If you believe you’ve been overcharged by your lawyer or law firm, first check that you have a costs agreement and itemised bill. These documents will help you work out which items are in dispute. In Victoria, NSW and Queensland, lawyers are legally obliged to give you an itemised bill within 28 days of being asked.
Talk to your lawyer
This could be the most cost-effective solution when you think you have been overcharged — but be aware of your rights. CHOICE subscriber Anastasia, who was upset with her lawyers for failing to prepare a response to the court on a child custody dispute with her ex-husband, wanted to terminate her relationship with the law firm. She asked for her bill, which came to a lump sum of $2500. “I then asked for an itemised bill so I could understand the high cost,” she says. “Instead, I received a letter from the firm offering an $800 discount only if I did not request an itemised bill.” Disillusioned, she paid the $1700 and represented herself in court.
Mediation is generally quicker and cheaper than costs assessment in court. In most states, legal bodies provide free mediation where you and the lawyer come together with an independent mediator. Most mediators cannot give legal advice or decide whether the costs are fair or reasonable, but being independent facilitators, they may be able to help both parties come to an agreement.
Make a formal complaint
Every state has a body that handles consumer complaints about legal services and lawyers (see Contacts). Generally, the cost dispute will be looked into and may be referred to another legal body, where a disciplinary inquiry against the lawyer may be initiated. There is also a time limit — usually between 30 and 60 days — to make a complaint. The processes and costs for seeking redress vary with each jurisdiction (see Different states, different rules).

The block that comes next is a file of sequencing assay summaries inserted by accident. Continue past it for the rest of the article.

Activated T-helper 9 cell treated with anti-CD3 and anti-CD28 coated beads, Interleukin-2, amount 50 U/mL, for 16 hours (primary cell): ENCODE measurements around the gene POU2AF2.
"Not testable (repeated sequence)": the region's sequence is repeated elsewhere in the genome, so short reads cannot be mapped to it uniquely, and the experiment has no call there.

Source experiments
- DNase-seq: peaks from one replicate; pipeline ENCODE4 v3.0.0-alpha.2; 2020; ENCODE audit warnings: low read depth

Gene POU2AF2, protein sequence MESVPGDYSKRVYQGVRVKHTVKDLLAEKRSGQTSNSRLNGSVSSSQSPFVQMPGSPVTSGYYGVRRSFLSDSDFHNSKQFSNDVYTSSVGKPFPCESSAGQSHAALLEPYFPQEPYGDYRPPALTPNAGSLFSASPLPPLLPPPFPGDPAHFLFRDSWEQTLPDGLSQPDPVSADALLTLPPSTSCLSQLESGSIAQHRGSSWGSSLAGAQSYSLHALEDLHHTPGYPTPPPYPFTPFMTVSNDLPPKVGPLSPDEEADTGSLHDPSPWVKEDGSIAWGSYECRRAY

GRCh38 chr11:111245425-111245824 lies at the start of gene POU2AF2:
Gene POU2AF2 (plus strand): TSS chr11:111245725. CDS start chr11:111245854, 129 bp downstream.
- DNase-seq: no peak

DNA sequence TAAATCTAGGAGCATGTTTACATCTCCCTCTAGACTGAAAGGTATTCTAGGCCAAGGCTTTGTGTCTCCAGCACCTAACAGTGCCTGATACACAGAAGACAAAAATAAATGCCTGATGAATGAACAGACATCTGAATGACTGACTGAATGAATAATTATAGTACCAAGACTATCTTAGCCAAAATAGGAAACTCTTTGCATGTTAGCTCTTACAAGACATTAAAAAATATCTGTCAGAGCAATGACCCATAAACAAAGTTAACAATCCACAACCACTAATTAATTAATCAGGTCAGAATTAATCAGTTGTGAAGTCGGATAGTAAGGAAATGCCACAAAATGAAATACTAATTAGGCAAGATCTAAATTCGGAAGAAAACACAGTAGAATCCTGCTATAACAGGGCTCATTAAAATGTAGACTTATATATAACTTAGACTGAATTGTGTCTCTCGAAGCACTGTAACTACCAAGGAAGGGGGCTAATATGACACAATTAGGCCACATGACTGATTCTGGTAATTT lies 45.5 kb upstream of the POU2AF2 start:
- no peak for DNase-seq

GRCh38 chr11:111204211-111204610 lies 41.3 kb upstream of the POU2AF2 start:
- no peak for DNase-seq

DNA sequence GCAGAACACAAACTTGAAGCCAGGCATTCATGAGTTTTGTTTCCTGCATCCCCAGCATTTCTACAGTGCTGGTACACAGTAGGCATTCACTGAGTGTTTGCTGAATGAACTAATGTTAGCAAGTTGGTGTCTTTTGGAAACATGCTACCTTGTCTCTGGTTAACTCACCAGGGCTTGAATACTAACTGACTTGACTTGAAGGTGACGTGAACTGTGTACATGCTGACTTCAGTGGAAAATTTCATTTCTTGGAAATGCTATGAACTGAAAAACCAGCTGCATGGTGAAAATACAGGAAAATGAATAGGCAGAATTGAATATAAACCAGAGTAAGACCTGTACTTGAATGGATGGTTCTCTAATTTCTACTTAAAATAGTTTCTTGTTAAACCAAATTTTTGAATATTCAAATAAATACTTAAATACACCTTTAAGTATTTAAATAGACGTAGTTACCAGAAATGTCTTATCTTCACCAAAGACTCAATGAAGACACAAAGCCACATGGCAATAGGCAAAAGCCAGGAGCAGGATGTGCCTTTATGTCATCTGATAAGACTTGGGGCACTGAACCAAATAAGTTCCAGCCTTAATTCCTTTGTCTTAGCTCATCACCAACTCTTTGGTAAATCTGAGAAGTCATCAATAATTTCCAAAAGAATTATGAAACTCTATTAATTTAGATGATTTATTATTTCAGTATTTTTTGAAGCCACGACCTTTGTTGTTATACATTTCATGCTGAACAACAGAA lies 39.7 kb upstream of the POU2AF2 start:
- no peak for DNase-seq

CHOICE reader experiences
"My ex-husband and I drew up a simple agreement in relation to the division of our assets that should only have cost $600, but ended up costing me $1800. My lawyer insisted she needed extra information to draw up the agreement. In the end, she drew up one that looked exactly like the one I gave her, yet the costs trebled from all the emailing and telephoning for which she happily charged me.
"When I confronted her, she said she would not give me the document until I paid the full amount. I had to pay in the end as I needed this legal agreement to avoid paying stamp duty on the house.”
— Lara, NSW
“In 2006, my neighbour made a claim against me for negligence in not repairing a faulty fence in a timely manner. He had scaffolding put up and made a $54,000 claim against me – $14,000 for the cost of the scaffolding and professional expenses and $40,000 for his estimated legal fees. As part of my defence, my lawyers advised me to cross-claim against my builder who was to blame for not repairing the fence when instructed. They estimated that the legal cost of defending the case would be between $20,000 and $40,000, most of which could be passed on to my builder if I was successful in establishing the cross claim.
"After the first hearing, my legal costs more than trebled to about $150,000. My lawyers said this was partly because of the delaying tactics of my neighbour. As I no longer trusted their advice and felt I had been overcharged, I dismissed them and had their costs assessed. As a result, $15,000 was discounted from the bill, most of which I've settled. I have now appointed new lawyers and have spent between $30,000 and $40,000 fighting two cases – one against the neighbour's claim and the other against my previous lawyers."
— Michael, NSW